Scientists Say Mars is Losing Water Faster Than Previously Estimated

Pablo Tucker
January 11, 2020

In the new study, an worldwide research team, led partly by Franck Montmessin from French National Centre for Scientific Research in France, revealed that water vapour is accumulating in large quantities and unexpected proportions at an altitude of over 80 km in the Martian atmosphere.

Scientists announced that the water on the surface of Mars began to disappear. They also state that this situation does not correspond to past observations and forecasts.

As the Mars water breaks down, individual atoms of hydrogen and oxygen are free to vent out into space. The gaseous hydrogen, which is not almost as bound to gravity as on Earth (Mars has a 60% weaker gravity), freely travels right off into space. This is opposed to our current understanding of Mars since the disappearance is happening faster than it was previously thought.

Water may escape Mars quicker than expected, possibly clarifying how the Red Planet lost its oceans, lakes, and streams, another research reveals.

The startling discovery was published in the journal Science.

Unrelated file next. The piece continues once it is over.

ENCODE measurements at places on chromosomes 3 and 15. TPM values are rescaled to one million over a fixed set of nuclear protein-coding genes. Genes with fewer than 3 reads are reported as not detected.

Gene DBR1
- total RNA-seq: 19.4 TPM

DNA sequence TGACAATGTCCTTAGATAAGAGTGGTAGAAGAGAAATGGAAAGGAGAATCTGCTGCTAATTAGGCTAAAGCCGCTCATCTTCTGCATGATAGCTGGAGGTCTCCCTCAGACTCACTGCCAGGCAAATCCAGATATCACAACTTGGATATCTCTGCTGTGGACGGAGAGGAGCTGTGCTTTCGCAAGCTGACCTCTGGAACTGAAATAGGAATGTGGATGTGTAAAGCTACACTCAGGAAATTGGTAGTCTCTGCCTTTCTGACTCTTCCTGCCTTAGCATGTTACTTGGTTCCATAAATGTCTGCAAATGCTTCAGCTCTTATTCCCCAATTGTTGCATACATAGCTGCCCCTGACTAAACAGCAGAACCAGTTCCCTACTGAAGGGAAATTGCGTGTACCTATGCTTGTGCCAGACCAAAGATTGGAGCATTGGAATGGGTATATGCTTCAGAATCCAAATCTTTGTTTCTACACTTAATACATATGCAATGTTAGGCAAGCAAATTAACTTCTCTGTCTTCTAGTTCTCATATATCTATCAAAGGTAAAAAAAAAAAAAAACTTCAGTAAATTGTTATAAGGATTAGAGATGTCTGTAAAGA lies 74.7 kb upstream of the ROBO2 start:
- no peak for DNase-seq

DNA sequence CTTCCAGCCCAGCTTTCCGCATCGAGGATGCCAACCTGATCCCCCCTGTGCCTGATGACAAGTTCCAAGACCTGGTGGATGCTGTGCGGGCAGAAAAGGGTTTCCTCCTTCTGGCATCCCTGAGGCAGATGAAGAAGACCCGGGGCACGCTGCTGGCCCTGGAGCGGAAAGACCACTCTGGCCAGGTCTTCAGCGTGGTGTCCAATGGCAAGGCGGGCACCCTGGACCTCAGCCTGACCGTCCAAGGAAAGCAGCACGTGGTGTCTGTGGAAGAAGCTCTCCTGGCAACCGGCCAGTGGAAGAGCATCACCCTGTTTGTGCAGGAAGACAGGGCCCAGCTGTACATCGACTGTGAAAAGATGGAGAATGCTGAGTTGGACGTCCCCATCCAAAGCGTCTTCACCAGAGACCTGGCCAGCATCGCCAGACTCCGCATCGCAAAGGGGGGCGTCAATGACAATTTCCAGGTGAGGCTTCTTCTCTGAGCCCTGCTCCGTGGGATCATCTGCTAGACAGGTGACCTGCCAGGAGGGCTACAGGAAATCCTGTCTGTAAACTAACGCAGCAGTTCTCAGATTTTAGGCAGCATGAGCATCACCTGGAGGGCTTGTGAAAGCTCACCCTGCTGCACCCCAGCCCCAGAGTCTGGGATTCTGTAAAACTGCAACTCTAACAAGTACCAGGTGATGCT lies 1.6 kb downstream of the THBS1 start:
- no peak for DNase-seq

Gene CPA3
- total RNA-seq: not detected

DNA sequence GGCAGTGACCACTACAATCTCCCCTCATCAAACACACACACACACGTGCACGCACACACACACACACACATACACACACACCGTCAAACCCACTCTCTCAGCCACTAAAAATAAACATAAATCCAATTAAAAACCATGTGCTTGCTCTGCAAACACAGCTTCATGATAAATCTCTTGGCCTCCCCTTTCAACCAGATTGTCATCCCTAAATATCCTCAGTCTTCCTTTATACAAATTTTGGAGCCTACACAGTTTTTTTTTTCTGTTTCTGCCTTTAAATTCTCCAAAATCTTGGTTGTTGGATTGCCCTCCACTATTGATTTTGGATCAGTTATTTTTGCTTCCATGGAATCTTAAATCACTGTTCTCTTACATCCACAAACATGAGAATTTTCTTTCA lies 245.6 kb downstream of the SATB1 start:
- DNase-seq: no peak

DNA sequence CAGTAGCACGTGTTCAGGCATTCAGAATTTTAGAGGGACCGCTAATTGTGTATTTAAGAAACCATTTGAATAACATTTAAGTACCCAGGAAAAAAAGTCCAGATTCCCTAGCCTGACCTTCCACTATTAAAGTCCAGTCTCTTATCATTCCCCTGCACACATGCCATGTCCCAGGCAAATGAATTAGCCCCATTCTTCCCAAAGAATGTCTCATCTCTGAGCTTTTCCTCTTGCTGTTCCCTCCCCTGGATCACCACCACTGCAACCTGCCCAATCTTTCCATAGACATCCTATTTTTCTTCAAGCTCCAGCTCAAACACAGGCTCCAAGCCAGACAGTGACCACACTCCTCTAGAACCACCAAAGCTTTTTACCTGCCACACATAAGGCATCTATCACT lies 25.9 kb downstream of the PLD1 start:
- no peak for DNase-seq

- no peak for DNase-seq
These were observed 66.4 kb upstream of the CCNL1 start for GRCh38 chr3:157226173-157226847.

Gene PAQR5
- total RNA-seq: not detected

Mars is losing what little water it has to space during intense periods of stormy and hot weather.

The data was obtained using the Trace Gas Orbiter spacecraft sent to the Red Planet by the European Space Agency and the Russian Federal Space Agency as ExoMars. This means that the red planet might lose more water than previously estimated.

The loss of water from Mars to space is thought to result from the transport of water to the upper atmosphere, where it is dissociated to hydrogen and escapes the planet.

However, boffins have now found pockets in the atmosphere containing 10 to 100 times more water vapor than should theoretically be possible given the temperature, in a phenomenon known as "supersaturation." .

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